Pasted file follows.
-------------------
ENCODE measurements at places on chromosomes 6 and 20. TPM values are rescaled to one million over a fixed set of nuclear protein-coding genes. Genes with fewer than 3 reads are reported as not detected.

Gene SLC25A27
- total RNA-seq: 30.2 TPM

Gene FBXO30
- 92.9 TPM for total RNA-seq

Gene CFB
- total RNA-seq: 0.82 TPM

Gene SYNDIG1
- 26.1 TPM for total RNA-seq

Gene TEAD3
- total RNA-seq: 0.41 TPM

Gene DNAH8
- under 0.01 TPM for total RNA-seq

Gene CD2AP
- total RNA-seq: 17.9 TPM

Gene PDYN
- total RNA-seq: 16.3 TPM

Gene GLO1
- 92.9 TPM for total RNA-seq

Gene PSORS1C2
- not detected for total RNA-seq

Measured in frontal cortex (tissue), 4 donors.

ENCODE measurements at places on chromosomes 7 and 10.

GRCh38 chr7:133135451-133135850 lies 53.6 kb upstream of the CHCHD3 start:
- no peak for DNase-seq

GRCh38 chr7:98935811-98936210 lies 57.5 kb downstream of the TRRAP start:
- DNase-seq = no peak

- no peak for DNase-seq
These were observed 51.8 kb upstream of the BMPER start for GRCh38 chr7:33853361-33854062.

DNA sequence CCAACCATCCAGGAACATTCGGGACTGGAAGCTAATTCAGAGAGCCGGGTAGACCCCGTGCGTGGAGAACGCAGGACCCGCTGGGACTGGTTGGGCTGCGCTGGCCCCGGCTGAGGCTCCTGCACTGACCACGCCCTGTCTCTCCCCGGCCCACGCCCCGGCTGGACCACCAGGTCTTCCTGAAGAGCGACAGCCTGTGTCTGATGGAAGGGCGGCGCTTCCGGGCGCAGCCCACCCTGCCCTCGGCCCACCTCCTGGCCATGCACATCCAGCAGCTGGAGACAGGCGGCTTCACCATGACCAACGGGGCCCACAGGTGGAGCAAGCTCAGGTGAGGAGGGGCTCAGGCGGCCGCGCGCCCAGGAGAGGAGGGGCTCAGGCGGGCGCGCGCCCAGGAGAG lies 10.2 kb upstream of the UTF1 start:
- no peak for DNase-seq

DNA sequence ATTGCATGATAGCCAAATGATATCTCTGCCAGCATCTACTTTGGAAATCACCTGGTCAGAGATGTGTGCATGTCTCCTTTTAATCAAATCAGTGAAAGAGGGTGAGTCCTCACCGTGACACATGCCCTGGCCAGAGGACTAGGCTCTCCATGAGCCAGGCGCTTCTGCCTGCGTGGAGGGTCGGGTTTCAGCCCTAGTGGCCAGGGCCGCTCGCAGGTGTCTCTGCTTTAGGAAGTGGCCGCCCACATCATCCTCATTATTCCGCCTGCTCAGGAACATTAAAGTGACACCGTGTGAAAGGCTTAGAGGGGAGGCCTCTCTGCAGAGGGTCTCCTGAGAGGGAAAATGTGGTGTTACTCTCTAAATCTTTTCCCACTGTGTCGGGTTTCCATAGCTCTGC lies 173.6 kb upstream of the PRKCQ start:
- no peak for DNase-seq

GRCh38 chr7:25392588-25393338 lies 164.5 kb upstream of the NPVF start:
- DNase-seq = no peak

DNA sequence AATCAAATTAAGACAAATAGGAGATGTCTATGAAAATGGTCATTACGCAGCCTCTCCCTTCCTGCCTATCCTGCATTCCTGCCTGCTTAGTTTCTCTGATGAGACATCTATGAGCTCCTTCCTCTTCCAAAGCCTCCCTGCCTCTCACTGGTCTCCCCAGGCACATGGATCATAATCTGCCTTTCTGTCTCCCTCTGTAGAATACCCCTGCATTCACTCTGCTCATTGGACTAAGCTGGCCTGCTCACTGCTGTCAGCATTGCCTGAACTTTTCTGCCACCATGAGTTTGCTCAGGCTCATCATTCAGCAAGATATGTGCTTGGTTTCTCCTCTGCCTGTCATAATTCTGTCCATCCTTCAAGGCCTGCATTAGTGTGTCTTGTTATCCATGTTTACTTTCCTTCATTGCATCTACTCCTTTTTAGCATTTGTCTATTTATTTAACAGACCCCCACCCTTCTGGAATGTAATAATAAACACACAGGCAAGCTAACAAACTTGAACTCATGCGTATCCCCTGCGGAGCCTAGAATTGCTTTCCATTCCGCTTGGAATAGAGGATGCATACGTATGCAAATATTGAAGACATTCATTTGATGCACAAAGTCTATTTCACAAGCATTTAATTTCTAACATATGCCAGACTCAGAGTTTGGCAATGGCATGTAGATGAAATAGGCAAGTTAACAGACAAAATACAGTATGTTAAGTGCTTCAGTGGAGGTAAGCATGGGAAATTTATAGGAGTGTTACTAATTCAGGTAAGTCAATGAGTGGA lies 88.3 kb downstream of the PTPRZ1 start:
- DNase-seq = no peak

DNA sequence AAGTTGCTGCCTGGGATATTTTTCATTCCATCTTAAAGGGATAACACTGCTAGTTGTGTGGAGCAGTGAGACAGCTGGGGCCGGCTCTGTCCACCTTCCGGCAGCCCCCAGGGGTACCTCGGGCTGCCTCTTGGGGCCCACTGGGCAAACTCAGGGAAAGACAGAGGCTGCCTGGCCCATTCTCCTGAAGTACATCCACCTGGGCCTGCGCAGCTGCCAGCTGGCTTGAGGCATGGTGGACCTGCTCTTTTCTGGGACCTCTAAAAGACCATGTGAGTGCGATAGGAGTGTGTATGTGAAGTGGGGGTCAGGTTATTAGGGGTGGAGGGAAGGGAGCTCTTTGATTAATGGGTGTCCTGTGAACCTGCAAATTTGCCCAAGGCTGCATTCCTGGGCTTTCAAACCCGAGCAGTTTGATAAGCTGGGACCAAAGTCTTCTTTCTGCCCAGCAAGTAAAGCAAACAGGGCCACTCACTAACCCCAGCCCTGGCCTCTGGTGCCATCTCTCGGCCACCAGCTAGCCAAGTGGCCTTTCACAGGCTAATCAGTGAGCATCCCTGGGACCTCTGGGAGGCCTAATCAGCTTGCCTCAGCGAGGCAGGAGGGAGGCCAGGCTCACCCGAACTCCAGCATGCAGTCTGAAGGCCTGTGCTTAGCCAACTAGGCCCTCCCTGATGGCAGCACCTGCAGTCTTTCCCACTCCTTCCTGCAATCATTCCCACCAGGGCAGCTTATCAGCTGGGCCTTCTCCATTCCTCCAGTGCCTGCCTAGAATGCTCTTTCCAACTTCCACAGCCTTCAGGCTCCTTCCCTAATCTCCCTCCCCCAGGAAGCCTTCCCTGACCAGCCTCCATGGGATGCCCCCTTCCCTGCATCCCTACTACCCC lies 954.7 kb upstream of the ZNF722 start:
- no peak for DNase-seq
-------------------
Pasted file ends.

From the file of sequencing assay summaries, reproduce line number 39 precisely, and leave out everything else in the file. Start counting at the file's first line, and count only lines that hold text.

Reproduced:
- no peak for DNase-seq